Judges have referenced Star Trek, Star Wars and classic science fiction in court opinions for years. However, Judges are not limited to being science fiction fans. Here are several opinions where Judges looked to the spirit world for spectral jurisprudence.
I just pray none are Team Edward or Team Jacob.
Some Judges hauntingly command the English language:
Although a residential subdivision proposed for construction in a bucolic Rhode Island town never saw the light of day, its ghost continues to haunt the parties. But apparitions rarely have substance, and this one is no exception. After careful consideration of the plaintiff’s complaint and the district court’s order of dismissal, we lay the ghost to rest.
Marek v. State, 702 F.3d 650, 651 (1st Cir. R.I. 2012).
Discrediting a Witness
One spirit made a courtroom appearance as a admission why a witness opened a door….
Finally, in a move intended to cast doubt on Tackett’s credibility generally, the defense elicited an admission about Tackett’s initial reaction to the knock on her door at 3 a.m. Tackett confirmed a prior statement to police in which she reported that she first thought the ghost of a former occupant had made the knocking sound.
Browning v. Trammell, 717 F.3d 1092, 1098 (10th Cir. Okla. 2013).
Some judges really know how to make a point.
Haunted houses may be full of ghosts, goblins, and guillotines, but it’s their more prosaic features that pose the real danger. Tyler Hodges found that out when an evening shift working the ticket booth ended with him plummeting down an elevator shaft. But as these things go, this case no longer involves Mr. Hodges. Years ago he recovered from his injuries, received a settlement, and moved on. This lingering specter of a lawsuit concerns only two insurance companies and who must foot the bill. And at the end of it all, we find, there is no escape for either of them.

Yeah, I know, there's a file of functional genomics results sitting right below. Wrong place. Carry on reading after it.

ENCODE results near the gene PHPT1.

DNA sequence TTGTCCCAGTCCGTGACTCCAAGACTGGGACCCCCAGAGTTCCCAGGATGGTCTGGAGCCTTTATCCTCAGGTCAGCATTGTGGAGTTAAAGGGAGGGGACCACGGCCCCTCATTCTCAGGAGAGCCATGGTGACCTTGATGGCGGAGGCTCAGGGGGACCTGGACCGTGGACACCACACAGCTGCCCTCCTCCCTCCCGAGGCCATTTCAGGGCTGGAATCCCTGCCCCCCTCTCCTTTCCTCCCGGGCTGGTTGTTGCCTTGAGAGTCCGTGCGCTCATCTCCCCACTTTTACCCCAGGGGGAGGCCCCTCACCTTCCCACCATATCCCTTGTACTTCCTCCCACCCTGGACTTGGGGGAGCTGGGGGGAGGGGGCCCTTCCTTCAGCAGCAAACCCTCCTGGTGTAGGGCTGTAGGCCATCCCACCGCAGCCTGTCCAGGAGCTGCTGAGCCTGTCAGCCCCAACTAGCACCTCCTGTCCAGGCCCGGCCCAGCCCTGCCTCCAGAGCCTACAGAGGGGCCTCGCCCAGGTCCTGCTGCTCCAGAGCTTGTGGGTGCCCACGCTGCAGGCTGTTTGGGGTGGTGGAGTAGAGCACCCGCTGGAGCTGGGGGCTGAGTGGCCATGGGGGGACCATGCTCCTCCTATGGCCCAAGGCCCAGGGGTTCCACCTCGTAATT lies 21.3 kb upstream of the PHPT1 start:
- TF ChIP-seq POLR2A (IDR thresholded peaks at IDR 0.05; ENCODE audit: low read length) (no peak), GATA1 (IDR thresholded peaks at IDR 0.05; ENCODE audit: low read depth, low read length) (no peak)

Western World Ins. Co. v. Markel Am. Ins. Co., 677 F.3d 1266, 1267 (10th Cir. Okla. 2012).
Ghosts of the Confederacy
Another reason why people fear jury duty: Is it wrong to tell a jury that there is the ghost of a Confederate soldier in the courthouse?
Next, Shuff argues that the district court erred in informing the jury pool during the voir dire proceeding about a legend that the ghost of a Confederate soldier haunted the courthouse. Although we ordinarily would review for abuse of discretion the manner in which the district court conducted the jury voir dire, United States v. Hsu, 364 F.3d 192, 203 (4th Cir. 2004), because Shuff did not object to the court’s telling of the legend, we review this claim for plain error only. Robinson, 627 F.3d at 953-54.
After review of the record, we conclude that Shuff fails to establish any plain error that affected his substantial rights. During the voir dire proceeding, when counsel for Shuff and the Government were deciding whether to exercise any strikes against potential jurors, the district court gave a lengthy discourse in which it described the history of the courthouse and the land on which it was situated. As part of the narrative, the court mentioned that a building on the land had been seized by the Confederacy in 1861 and that there existed a legend that a “Confederate ghost” roamed the courthouse hallways. In Shuff’s view, it was error for the court to mention the legend because, in so doing, the court necessarily conveyed to the jury pool that “someone or something [was] watching and interested in the outcome” of the trial and that the “desired outcome [of the trial was] not the freedom of a black man.” Shuff, however, fails to point to anything in the record that would support these imaginative assertions. Further, after a review of the transcript of the jury voir dire, we are satisfied that no reasonable observer would conclude that there was even the appearance that Shuff’s race played a role in the proceeding. See United States v. Kaba, 480 F.3d 152, 156-57 (2nd Cir. 2007). This claim is therefore without merit.
United States v. Shuff, 470 Fed. Appx. 158 (4th Cir. N.C. 2012).